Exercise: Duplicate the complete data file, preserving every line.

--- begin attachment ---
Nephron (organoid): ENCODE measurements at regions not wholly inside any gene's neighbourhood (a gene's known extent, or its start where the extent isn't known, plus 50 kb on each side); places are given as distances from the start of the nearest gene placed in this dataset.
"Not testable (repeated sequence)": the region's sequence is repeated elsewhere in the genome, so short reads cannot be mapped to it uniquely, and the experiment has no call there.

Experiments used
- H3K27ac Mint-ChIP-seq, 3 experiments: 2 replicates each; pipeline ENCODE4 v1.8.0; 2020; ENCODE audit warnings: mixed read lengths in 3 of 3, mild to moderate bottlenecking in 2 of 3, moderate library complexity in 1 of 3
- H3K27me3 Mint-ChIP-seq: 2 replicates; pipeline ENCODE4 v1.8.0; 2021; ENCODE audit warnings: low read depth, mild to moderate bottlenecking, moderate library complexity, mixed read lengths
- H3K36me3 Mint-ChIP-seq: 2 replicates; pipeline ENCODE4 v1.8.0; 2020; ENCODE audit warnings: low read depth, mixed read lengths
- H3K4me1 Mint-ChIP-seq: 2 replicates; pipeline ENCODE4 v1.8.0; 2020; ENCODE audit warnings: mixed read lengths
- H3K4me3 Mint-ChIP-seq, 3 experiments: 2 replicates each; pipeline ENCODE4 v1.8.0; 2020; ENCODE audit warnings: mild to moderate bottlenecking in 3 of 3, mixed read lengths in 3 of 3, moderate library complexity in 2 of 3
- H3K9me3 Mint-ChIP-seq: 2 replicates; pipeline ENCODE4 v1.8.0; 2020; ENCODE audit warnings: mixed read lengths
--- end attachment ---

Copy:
Nephron (organoid): ENCODE measurements at regions not wholly inside any gene's neighbourhood (a gene's known extent, or its start where the extent isn't known, plus 50 kb on each side); places are given as distances from the start of the nearest gene placed in this dataset.
"Not testable (repeated sequence)": the region's sequence is repeated elsewhere in the genome, so short reads cannot be mapped to it uniquely, and the experiment has no call there.

Experiments used
- H3K27ac Mint-ChIP-seq, 3 experiments: 2 replicates each; pipeline ENCODE4 v1.8.0; 2020; ENCODE audit warnings: mixed read lengths in 3 of 3, mild to moderate bottlenecking in 2 of 3, moderate library complexity in 1 of 3
- H3K27me3 Mint-ChIP-seq: 2 replicates; pipeline ENCODE4 v1.8.0; 2021; ENCODE audit warnings: low read depth, mild to moderate bottlenecking, moderate library complexity, mixed read lengths
- H3K36me3 Mint-ChIP-seq: 2 replicates; pipeline ENCODE4 v1.8.0; 2020; ENCODE audit warnings: low read depth, mixed read lengths
- H3K4me1 Mint-ChIP-seq: 2 replicates; pipeline ENCODE4 v1.8.0; 2020; ENCODE audit warnings: mixed read lengths
- H3K4me3 Mint-ChIP-seq, 3 experiments: 2 replicates each; pipeline ENCODE4 v1.8.0; 2020; ENCODE audit warnings: mild to moderate bottlenecking in 3 of 3, mixed read lengths in 3 of 3, moderate library complexity in 2 of 3
- H3K9me3 Mint-ChIP-seq: 2 replicates; pipeline ENCODE4 v1.8.0; 2020; ENCODE audit warnings: mixed read lengths